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The axiom schema of replacement needs a function, defined by ${\forall}y({\exists}x:({\forall}z(P(y,z){\iff}(x=z))))$, where $f(y)=x$.

My question is: why isn't ${\exists}$ replaced by ${\exists}!$?

Shouldn't it be specifically stated that there needs to be only a single $x$, since it's a function.

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closed as off-topic by Andrés E. Caicedo, user91500, Watson, JonMark Perry, user223391 Jun 24 '16 at 22:25

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  • $\begingroup$ There is something known as the Axiom Schema of Collection, which you might want to look at. $\endgroup$ – Transcendental Jun 23 '16 at 20:21
  • $\begingroup$ You already assume that $P$ defines a function. $\endgroup$ – Asaf Karagila Jun 23 '16 at 20:53
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No. The axiom already implies that there's only one such $x$.

Given $y$, let $x$ and $x'$ be elements with ${\forall}z(P(y,z){\iff}(x=z))$ and ${\forall}z(P(y,z){\iff}(x'=z))$. Using $z=x$ in the first statement yields $P(y,x)\iff(x=x)$, and thus $P(y,x)$; then using $z=x$ in the second statement yields $P(y,x)\iff(x'=x)$, and thus $x'=x$.

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The idea is that you are defining $f(y)$ to be the unique $x$ such that $P(y,x)$ is true. If it said simply ${\forall}y({\exists}x:P(y,x))$ then you would be right that it needs to say $\exists!$ instead of just $\exists$. But notice that it says not just that there is an $x$ such that $P(y,x)$ but that there is an $x$ such that $P(y,z)\Leftrightarrow z=x$ for all $z$. This means that $P(y,z)$ is true when $z=x$, but it also means that $P(y,z)$ is not true when $z\not=x$. That is, $z=x$ is the only value of $z$ such that $P(y,z)$ is true. This says exactly that the $x$ such that $P(y,x)$ is true is unique.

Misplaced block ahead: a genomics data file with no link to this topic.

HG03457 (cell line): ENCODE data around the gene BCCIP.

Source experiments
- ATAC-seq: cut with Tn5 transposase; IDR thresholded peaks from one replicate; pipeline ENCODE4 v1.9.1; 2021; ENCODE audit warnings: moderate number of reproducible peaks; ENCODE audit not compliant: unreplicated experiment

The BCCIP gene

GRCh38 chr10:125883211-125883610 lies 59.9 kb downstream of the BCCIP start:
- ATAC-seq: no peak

To put it another way, ${\exists}x:({\forall}z(P(y,z){\iff}(x=z)))$ is just a way of writing $\exists! x: P(y,x)$ without using the symbol $\exists!$ (which is usually not taken as one of the primitive logical symbols).

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The full statement of the axiom schema is as follows: given $\varphi(x,y,u)$, $$\forall u(\forall x(\forall a(a\in x\rightarrow\exists y(\varphi(a,y,u)\land\forall z(\varphi(a,z,u)\rightarrow y=z)))\rightarrow\exists w(\forall y(y\in w\leftrightarrow\exists a(a\in x\land\varphi(a,y,u)))))$$

Namely, if $\varphi$ is a formula which defines a function on $x$, then the range of that function, applied to $x$, is a set.

We already assume that for every $a\in x$ there exists a unique $y$ such that $\varphi(a,y)$ (and the fixed parameters).

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